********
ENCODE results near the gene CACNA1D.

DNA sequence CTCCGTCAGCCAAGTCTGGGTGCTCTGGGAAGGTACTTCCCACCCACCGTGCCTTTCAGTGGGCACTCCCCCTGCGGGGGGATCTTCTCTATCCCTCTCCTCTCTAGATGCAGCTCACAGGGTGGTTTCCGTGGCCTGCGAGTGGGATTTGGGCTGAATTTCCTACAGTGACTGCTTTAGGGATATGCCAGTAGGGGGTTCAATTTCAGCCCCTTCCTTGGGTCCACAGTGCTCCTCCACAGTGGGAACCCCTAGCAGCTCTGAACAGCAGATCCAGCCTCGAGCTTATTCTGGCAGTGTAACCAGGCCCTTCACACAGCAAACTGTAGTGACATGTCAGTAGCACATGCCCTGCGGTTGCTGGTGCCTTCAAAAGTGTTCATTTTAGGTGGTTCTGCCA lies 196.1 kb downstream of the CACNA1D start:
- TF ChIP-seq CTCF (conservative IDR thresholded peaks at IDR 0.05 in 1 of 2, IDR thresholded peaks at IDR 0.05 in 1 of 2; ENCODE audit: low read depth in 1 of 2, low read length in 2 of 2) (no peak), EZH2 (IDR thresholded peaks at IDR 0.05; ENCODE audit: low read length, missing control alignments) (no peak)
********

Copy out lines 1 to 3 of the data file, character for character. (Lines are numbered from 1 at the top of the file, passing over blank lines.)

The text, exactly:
ENCODE results near the gene CACNA1D.

DNA sequence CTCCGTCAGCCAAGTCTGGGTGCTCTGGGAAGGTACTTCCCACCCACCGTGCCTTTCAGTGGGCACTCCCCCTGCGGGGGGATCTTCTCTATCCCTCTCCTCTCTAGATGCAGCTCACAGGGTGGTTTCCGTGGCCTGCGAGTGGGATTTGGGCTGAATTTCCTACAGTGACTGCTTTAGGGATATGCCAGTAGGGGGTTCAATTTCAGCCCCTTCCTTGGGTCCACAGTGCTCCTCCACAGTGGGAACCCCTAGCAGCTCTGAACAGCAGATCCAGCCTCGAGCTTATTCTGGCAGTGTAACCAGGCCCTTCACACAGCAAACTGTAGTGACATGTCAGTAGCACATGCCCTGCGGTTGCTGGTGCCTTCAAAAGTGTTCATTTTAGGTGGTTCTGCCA lies 196.1 kb downstream of the CACNA1D start:
- TF ChIP-seq CTCF (conservative IDR thresholded peaks at IDR 0.05 in 1 of 2, IDR thresholded peaks at IDR 0.05 in 1 of 2; ENCODE audit: low read depth in 1 of 2, low read length in 2 of 2) (no peak), EZH2 (IDR thresholded peaks at IDR 0.05; ENCODE audit: low read length, missing control alignments) (no peak)